Why Your Ecommerce Site Needs User Testing

In this episode of “What’s Working in Ecommerce,” Eagan interviews Quinn Zeda from Conversion Crimes about increasing ecommerce conversion rates by doing user testing.

Click below to watch the video or scroll down to read the blog post.


Have you tried User Testing?

Many people think they need an online store with tens of thousands of visitors to do Conversion Rate Optimization (CRO) because that’s what it takes to do statistically significant A/B testing on a decently small time frame (like two weeks).

But the truth is, every website can benefit from User Testing, whether it has high traffic or not. 

Quinn Zeda founded Conversion Crimes because she discovered that User Testing was “the 80/20 of CRO.” 

The problem with your website is that you and your team built it. 


Your customers didn’t. 

So when they visit the site, they see and wonder things that you’re not thinking about because you have background knowledge and assumptions they don’t. 

When you have users visit your site for the first time they see it with fresh eyes. With User Testing, you can ask them to complete specific tasks on the page or site and ask they questions about their experience. Or even better yet, just have them say what they’re thinking and wondering as they browse.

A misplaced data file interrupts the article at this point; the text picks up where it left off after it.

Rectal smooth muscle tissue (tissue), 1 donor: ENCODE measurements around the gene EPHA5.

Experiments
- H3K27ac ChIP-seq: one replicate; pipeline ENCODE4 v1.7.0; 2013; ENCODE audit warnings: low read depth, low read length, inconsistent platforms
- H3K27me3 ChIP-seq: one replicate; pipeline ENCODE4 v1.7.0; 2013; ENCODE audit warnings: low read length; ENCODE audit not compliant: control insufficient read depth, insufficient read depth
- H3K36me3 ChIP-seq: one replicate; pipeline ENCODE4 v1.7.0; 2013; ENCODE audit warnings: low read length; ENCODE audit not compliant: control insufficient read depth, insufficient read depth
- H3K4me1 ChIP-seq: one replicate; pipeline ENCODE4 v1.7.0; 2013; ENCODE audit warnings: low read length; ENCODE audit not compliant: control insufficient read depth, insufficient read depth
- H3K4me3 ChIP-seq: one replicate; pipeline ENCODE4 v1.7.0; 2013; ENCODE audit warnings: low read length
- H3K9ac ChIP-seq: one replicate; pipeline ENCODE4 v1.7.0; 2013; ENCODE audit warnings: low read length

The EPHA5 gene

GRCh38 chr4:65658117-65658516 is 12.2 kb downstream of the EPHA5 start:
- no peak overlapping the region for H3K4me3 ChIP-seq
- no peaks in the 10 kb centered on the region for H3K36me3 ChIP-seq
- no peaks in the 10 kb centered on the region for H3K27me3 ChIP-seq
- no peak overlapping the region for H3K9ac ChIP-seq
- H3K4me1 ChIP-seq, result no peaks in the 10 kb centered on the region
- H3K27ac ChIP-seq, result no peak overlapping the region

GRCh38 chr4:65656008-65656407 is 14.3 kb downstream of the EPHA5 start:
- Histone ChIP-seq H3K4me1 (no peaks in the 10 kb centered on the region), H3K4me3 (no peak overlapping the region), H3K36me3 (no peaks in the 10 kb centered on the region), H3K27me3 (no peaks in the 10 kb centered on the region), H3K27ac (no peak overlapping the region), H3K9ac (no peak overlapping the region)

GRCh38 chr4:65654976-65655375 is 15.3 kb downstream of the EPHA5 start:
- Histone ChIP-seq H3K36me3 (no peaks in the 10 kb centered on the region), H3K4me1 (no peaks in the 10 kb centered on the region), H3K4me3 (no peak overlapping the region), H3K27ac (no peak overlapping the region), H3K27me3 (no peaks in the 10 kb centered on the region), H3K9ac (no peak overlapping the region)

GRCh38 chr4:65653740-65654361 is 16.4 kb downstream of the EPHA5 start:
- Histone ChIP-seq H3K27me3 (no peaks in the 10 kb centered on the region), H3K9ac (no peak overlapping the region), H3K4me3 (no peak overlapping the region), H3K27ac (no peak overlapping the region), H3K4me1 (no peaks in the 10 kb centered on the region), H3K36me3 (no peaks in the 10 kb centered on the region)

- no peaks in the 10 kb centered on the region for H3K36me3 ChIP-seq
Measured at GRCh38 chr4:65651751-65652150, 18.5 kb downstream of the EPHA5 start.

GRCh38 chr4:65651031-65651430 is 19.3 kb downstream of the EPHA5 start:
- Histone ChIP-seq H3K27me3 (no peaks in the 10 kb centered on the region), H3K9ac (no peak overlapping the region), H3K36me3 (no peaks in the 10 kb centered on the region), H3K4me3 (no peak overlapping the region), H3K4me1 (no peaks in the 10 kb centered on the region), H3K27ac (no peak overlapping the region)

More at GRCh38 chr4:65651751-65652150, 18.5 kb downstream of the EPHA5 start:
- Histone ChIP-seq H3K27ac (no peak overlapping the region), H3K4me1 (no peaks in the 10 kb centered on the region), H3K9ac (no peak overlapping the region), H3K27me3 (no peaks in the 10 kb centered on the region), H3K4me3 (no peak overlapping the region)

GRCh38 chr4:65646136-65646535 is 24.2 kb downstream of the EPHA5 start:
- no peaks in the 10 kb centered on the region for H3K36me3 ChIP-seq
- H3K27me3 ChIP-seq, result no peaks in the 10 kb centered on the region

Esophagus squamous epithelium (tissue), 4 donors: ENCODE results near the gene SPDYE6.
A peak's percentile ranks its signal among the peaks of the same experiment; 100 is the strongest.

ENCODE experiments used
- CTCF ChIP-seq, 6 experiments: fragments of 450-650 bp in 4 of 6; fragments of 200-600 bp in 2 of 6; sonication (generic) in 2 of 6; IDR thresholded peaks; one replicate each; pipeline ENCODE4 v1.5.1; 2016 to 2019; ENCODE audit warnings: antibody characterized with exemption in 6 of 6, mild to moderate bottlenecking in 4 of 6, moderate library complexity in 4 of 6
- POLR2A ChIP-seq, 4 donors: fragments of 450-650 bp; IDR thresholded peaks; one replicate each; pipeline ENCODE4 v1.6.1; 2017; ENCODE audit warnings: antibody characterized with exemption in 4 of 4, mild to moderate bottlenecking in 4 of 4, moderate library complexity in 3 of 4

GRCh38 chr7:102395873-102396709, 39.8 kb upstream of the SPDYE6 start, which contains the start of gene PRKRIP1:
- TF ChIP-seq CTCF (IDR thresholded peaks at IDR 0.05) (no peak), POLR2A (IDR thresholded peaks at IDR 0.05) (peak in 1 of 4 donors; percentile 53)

For example: “find a medium blue shirt and add it to your cart.”

When is the best time to try User Testing?

Anytime really. You can even send test users to wireframe pages or sites that aren’t even live yet. That way you can unearth issues before your new website launches. 

So what goes into a good test script?

You can leave it open-ended, like “go to this new website and play around with it while speaking your impressions.”

Or you can have them test your new category pages. Or step through checkout. Or find the return policy. Etc. 

The main thing to avoid is leading the tester. So don’t tell them which menus or buttons to click. Use synonyms for anything you’re having them look for rather than telling them step by step what to do. So say “t shirt” instead of “apparel.”

So what should you be testing?

Here are some tests to try:

  1. Go to the site and give first impressions
  2. Ask the user to find a certain product (using other terms than what they see on the page)
  3. Ask questions about the product (or shipping or returns or contact info)
  4. Go through the shopping cart
  5. Go through checkout
  6. Can they find a product variant from the category pages?
  7. Can they find information about the brand or company?

User Testing results

Oftentimes, people don’t understand something on the page or how to do something.

You’ll also find bugs that you need to fix, especially with checkout.

How many tests do I need to run?

If you run the tests above with five people, you will discover plenty of issues to keep your developer busy for a while. Then wash, rinse and repeat when you’re ready. 

So User Testing can help you discover issues, then you can try A/B testing to test solutions. 

I hope you’re getting the feeling now that building a website isn’t a set it and forget it type of project. You can increase your conversion rate over time by continuously running tests and iterating. 

You can run Usability Tests using Conversion Crimes.